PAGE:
Posted by evolvingwheel on February 10, 2008
Before I even start talking about MODU, I should first explain why this modular cellular connectivity interests me in the first place. It’s all about customization delivered through personalized device adaptation. The concept of modular phones is that there will be a bare minimum radio device with basic functionalities like keypad, speaker, and LCD. Once these components make the UI, the basic need of the phone is delivered through two way communication. However, the device unfolds to a genie when you snap the small modular phone into bigger devices with added functional attributes. That’s what interests me. The ability to build non-cellular objects over a cellular backbone (handset) that can flip in and out whenever needed.
Now let’s see how MODU, an Israeli startup led by Dev Moran (the guy who sold USB flash drive to SANDISK for $1.6B), plans to change the landscape through it’s modular phones. MODU has come up with this device that weighs 1.3 oz and has all the basic items of a cellular phone. What gives this phone a competitive value is the ability to slide it in jackets that have different functional components and deliverables beyond just a phone. MODU has already partnered with three major cell service providers in Europe and eying into the US market pretty soon. As claimed by the market analysts, MODU has the potential of changing the nature of the game. Just think about it – as of today cell phone OEMs are coming with more and more electronic capabilities in their phones – camera, media player, scanner, video. On the other hand, if the modular phone takes off, it can dissociate the need for all those fancy abilities from the fundamental nature of a phone. And that’s what opens the horizon for non-phone makers. Consider Gucci coming up with a very very fashion sleek jacket that can ride on MODU and change into a cellular phone. On the other hand, MODU can slide behind a GE Microwave and provide the ability to call the microwave and start heating food. Ofcourse, you would need a OEM standardization of operational uniformity through IEEE or some other body. Read about MODU [here].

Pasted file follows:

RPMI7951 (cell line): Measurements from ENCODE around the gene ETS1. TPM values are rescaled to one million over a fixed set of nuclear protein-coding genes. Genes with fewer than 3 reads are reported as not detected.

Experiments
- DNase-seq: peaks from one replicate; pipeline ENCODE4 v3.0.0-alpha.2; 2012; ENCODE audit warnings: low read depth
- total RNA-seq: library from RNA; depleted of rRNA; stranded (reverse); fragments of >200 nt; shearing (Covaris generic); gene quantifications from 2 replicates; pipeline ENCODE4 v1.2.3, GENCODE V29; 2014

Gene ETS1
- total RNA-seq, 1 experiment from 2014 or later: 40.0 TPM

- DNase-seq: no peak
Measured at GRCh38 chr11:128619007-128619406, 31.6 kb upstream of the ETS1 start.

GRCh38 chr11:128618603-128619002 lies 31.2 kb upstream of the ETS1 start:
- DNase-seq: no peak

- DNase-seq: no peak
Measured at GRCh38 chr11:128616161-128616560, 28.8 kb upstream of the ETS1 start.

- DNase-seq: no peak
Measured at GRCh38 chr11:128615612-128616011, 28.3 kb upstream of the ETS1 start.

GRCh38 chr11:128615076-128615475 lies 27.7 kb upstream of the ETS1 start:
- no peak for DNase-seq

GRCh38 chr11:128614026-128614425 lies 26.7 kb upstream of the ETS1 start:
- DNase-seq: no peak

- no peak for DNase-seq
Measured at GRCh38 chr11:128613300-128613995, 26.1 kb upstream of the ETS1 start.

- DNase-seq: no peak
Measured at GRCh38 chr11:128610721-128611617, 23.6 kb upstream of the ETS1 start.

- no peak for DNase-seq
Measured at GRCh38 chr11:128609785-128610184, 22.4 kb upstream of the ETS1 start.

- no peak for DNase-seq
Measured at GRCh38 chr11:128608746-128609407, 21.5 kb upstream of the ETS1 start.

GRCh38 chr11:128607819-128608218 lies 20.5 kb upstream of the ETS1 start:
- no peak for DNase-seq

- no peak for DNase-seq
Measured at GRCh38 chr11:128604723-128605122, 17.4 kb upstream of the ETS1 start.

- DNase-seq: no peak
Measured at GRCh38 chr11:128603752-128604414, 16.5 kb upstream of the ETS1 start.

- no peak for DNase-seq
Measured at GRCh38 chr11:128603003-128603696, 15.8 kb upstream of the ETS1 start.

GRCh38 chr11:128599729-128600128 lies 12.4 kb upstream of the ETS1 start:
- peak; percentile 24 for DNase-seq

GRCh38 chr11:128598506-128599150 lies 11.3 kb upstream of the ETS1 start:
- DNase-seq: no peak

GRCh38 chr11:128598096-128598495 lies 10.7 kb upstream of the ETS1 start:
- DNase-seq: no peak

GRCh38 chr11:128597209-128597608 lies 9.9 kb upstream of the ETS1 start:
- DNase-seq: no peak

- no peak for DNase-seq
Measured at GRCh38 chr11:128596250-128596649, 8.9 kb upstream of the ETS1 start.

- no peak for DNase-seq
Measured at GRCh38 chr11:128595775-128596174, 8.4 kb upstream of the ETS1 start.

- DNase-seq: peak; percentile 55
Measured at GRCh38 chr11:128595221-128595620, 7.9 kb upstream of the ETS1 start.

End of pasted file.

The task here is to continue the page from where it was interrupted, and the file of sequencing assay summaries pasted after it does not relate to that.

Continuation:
Recently, I have been analyzing new market entries from the perspective of disruptive innovation (Clayton M. Christensen). Christensen distinguishes between “low-end disruption” which targets customers who do not need the full performance valued by customers at the high-end of the market and “new-market disruption” which targets customers who have needs that were previously unserved by existing incumbents. Now, MODU kind of satisfies the pointers of low-end disruption. Nevertheless, the disruptive technology comes with a potential of putting existing business models on their head as new market entrants can use this platform. Just think about it this way – when broadband became ubiquitous (in relative term) the VOIP players who are non-traditional service providers, got into the game and wrecked havoc on the telecom incumbents. May be MODU is going to alter the image in a similar manner? How about if MODU runs it’s plan well and every connected device comes with a logo MODU-Enabled? Just the same way DOLBY became the de facto standard for high end digital sound. Now, that will entirely depend upon how MODU approaches the market, builds the partnerships, creates a robust leverage with economy of scale, and executes with finesse.
Posted in Communication, hardware, Innovation, wireless | 1 Comment »
Posted by evolvingwheel on September 21, 2007
I am fanatically inclined towards technologies or scientific ideas that try to change an existing concept from inside out. Even thought it might not sound that revolutionary, but the change in the way of thinking through a process is remarkably reflected in the development of nanoscale inkjet printing. John Rogers, a professor of engineering at the University of Illinois, Urbana Champaign, has come up with a concept of inkjet printing that is capable of printing dots of materials just 250 nanometers in diameter. The possible applications of this technology will be in nanomaterial printing for plastic electronics and biomedical sensors. Recently, revolutionary developments are taking place in the nanomaterial domain. Any mass scale printing ability for these nano small compounds on films, ceramic sheets, and plastics will positively be a market winner.
The coolest part of this invention is the way the small droplets are extracted from the nozzle and laid out on the terget substrate. In regular inkjet printers, droplets of the order of micrometers are either pushed out by pressure or by heat from the nozzle. However, in nanoscale engineering, static forces and hydrodynamics of fluids come into play and distort the accuracy of printing. The inventors replaced the concept of PUSH with PULL. An electric field from the bottom (substrate) generates enough force to draw the fluid from the nozzle and make a cone tip. This helps to steer the material towards the exact target spot – a great innovation.